- n. This projection was invented by A. Germain. — Irregular map-projection. Same as discontinuous map-projection. — Isocylindric map-projection. an equivalent map-projection the development of a cylinder upon which the sphere has been orthogonally projected. It was invented by the German mathematical philosopher J. H. Lambert. — Isomeric map-projection, the zenithal equivalent map-projection, invented by J. H. Lambert, and the best of the equivalent projections. — Isospherical map-projection. Same as isomeric map-projection. — Jaeger's map-projection, a discontinuous projection in the shape of an eight-pointed star. It was proposed by Jaeger in 1865, and was modified by Petermann. — James's map-projection, a perspective map-projection in which the center of projection is distant from that of the sphere by 1.5 times the radius. It was invented by the English geodesist Sir Henry James. — Lagrange's map-projection, an orthomorphic map-projection in which the sphere is shown a finite number of times on a finite number of sheets, but in which all the north poles (or zeniths) coincide, as well as all the south poles (or nadirs). The projection was invented by J. H. Lambert, and has been called by many names. It has been used in a government map of Russia. — La Hire's map-projection, a perspective projection having the center of projection at a distance from the center of the sphere equal to 1.707 times the radius. This projection, proposed by the French geodesist La Hire in 1701, has been frequently used. — Littrow's map-projection, an orthomorphic projection in which the meridians are hyperbolas and the parallels ellipses, all these conies being confocal. This projection has two north and two south poles, all four coincident at infinity, and shows the sphere twice on two sheets, which are merely perversions of each other. It has many remarkable properties. It was invented by the Bohemian astronomer Littrow in 1833. — Lorgna's map-projection. Same as isomeric map-projection. — Map-projection by balance of errors, that zenithal projection which makes the “misrepresentation” a minimum, as determined by least squares. If r is the radius of an almucantar on the chart, z its zenith distance, and Z that of the limit of the chart, which cannot exceed 126° 24′ 53″, then
- n. r = cot ½z log sec ½z + tan ½z cot½Z log sec ½Z.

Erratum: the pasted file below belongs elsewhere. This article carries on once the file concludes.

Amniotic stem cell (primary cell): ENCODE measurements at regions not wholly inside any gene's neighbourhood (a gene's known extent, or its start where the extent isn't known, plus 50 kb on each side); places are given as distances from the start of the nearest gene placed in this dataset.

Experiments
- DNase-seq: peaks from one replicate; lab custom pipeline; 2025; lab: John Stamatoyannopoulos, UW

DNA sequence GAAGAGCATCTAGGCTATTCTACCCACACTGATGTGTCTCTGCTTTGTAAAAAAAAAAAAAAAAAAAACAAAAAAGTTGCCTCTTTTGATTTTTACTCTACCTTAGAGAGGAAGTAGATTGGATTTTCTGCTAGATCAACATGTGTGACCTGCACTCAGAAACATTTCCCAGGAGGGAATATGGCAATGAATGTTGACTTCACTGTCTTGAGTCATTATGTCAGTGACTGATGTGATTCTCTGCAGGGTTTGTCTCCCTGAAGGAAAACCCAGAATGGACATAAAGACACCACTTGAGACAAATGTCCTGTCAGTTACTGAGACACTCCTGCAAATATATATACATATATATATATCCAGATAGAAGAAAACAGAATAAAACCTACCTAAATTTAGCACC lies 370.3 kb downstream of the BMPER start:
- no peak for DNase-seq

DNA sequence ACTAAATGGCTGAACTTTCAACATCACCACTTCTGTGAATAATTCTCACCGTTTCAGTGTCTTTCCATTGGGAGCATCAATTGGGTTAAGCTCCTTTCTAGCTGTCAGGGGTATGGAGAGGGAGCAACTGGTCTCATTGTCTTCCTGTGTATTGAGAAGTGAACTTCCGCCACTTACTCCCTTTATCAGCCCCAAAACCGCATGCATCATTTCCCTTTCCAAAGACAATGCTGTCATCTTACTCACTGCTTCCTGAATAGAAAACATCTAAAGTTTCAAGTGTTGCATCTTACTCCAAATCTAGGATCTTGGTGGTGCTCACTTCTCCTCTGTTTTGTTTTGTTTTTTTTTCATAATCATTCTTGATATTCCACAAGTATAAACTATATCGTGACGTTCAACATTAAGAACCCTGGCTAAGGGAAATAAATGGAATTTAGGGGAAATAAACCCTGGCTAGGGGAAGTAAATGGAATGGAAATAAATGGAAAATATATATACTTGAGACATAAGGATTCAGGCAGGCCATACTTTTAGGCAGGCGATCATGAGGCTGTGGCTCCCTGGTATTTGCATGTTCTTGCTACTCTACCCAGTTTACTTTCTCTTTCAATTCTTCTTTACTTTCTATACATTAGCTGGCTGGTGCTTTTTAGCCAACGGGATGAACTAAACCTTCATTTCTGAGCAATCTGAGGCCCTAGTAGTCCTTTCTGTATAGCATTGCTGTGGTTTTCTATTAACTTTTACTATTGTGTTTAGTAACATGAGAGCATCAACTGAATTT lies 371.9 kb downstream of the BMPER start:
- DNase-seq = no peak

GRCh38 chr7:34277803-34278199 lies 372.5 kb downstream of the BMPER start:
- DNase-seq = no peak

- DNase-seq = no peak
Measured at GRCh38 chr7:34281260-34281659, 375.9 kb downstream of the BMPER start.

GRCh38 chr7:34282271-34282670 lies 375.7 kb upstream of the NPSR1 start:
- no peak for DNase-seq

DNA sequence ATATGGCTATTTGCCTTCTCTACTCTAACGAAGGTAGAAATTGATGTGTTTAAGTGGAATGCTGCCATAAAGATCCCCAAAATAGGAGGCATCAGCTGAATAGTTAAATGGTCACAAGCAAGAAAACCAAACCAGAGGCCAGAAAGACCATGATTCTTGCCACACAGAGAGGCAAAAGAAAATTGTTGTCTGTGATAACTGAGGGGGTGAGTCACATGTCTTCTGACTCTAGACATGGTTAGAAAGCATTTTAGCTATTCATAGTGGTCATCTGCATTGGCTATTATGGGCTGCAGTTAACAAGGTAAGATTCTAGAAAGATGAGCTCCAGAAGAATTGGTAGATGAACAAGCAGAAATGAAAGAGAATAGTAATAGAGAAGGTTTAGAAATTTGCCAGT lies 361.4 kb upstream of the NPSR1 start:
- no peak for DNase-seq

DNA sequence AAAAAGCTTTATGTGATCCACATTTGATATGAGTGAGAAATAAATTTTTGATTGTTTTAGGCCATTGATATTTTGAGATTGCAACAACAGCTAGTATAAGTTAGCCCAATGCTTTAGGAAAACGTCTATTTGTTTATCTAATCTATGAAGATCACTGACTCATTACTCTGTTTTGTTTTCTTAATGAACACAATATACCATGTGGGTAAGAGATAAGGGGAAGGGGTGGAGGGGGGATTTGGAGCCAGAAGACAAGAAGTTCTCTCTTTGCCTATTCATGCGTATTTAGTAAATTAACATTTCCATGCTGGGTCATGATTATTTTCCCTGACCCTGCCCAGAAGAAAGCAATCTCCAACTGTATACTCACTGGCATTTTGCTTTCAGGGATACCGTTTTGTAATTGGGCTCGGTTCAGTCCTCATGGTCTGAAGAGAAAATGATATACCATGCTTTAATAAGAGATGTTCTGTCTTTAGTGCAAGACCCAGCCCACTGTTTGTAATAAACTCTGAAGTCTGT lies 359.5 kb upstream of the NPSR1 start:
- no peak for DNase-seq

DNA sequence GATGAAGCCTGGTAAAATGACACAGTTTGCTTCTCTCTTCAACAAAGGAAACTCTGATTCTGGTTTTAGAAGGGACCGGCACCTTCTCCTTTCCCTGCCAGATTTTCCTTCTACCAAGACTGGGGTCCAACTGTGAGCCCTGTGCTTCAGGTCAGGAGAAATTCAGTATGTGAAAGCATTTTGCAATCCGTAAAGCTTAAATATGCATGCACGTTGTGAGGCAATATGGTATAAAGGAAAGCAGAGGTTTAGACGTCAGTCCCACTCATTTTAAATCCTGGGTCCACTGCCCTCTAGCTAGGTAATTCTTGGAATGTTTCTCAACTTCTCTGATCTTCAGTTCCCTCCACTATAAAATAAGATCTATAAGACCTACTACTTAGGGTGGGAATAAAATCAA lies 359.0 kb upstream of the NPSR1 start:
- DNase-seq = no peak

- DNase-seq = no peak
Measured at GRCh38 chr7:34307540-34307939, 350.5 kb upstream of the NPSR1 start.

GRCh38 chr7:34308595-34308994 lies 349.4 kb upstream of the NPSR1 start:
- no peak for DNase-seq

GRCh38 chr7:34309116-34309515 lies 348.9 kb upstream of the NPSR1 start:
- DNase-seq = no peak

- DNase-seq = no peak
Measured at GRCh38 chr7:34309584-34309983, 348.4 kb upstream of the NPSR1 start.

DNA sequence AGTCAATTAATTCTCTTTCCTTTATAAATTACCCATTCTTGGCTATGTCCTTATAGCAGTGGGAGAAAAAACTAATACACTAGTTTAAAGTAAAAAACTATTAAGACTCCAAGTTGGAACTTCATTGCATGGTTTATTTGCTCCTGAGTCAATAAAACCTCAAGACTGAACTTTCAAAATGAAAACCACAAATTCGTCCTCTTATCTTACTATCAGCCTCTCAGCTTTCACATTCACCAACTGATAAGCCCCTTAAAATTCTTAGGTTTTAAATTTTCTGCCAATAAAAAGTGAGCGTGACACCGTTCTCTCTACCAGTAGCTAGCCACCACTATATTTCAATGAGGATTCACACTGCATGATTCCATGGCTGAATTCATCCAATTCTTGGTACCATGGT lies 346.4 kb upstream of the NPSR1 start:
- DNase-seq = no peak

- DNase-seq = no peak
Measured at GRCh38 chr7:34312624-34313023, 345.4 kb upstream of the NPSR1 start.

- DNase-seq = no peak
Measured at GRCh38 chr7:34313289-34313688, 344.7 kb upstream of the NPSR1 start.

- n. Map-projection by development, a projection upon a developable surface which is then developed into a plane. — Mercator's map-projection, an orthomorphic map-projection in which the whole sphere is shown in equal repeating stripes. The point at infinity represents the whole sphere, and the zenith and nadir do not elsewhere appear. As ordinarily used, the poles are taken as these points, when the meridians appear as equidistant parallel lines, and the parallels as parallel lines cutting them at distances from the equator proportional to log tan ½ latitude. This has the advantage that the points of the compass preserve the same directions all over the map. This projection, invented by the Flemish cosmographer Mercator in 1550, is the most useful of all. — Meridional map-projection, a map-projection which seems to be projected upon the plane of a meridian, showing the poles at the extremities of a central meridian. — Modified Flamsteed's map-projection. Same as Bonne's map-projection. — Mollweide's map-projection. Same as homolographic map-projection. — Murdoch's map-projection, one of three conical map-projections in which the part of the cone of which the map is a reduced development is equal to the spherical zone represented. These were invented by Patrick Murdoch in 1758. — Orthographic map-projection, a perspective map-projection from an infinitely distant center. — Orthomorphic map-projection, a map-projection which preserves all angles — that is, the shapes of all infinitesimal portions of the sphere. When one such map-projection has been obtained, say the polar stereographic, which is the simplest, all others may be derived from this by a transformation of the plane. Let r and